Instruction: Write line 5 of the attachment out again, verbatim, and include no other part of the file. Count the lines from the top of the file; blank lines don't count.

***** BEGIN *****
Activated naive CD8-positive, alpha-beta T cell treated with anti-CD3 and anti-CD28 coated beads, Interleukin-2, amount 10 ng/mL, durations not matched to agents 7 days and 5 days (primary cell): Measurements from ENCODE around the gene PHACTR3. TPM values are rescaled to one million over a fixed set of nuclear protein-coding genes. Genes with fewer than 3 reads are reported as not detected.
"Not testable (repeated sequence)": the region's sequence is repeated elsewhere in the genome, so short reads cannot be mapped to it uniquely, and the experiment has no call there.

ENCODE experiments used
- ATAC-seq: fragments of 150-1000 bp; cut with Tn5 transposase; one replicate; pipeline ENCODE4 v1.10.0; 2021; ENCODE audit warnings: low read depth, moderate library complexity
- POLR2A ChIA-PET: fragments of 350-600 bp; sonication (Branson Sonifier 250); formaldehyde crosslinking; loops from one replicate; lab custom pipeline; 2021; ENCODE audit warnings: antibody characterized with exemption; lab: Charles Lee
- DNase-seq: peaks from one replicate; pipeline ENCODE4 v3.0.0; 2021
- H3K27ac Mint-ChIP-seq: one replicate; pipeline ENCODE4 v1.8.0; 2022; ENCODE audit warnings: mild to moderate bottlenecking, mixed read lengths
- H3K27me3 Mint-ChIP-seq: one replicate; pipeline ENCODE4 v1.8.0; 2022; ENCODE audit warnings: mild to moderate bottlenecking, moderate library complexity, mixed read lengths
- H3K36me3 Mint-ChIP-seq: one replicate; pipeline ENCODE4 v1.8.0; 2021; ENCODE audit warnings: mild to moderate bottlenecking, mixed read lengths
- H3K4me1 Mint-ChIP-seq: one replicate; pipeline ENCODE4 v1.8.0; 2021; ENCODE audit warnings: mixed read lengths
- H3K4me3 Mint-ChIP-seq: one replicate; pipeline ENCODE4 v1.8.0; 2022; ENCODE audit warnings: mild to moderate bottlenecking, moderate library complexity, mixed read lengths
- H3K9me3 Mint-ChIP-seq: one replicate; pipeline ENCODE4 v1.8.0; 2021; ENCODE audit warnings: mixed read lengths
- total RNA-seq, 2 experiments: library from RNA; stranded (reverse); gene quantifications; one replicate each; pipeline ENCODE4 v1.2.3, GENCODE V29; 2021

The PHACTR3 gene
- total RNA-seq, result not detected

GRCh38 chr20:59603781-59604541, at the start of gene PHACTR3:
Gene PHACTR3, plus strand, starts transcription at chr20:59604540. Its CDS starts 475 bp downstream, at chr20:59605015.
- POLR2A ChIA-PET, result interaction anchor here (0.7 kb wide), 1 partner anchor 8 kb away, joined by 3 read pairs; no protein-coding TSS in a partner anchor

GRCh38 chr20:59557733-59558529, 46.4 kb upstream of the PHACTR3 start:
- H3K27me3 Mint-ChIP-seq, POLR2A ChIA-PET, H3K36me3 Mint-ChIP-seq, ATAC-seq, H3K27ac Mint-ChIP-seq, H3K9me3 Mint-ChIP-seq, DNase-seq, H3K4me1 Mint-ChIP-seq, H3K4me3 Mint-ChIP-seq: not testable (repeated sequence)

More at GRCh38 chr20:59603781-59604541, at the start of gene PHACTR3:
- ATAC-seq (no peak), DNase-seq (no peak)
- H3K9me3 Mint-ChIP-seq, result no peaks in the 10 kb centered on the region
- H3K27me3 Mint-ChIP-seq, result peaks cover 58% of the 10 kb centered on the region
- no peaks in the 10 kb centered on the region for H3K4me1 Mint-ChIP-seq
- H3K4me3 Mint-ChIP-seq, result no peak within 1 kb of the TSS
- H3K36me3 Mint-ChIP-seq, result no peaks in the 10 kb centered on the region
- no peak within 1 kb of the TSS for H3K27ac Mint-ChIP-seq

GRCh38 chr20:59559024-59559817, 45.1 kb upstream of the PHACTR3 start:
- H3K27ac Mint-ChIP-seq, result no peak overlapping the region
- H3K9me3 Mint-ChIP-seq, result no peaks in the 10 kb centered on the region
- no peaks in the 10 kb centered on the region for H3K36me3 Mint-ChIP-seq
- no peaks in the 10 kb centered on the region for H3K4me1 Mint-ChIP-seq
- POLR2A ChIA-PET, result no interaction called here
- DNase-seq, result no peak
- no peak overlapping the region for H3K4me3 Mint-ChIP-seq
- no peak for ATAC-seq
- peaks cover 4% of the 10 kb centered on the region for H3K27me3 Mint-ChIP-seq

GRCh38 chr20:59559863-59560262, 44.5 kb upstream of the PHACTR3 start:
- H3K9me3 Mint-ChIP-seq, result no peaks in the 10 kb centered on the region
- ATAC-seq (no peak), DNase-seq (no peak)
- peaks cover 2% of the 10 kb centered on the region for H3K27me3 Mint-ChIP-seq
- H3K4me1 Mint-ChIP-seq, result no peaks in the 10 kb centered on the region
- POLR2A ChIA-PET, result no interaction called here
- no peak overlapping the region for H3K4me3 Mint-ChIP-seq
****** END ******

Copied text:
- POLR2A ChIA-PET: fragments of 350-600 bp; sonication (Branson Sonifier 250); formaldehyde crosslinking; loops from one replicate; lab custom pipeline; 2021; ENCODE audit warnings: antibody characterized with exemption; lab: Charles Lee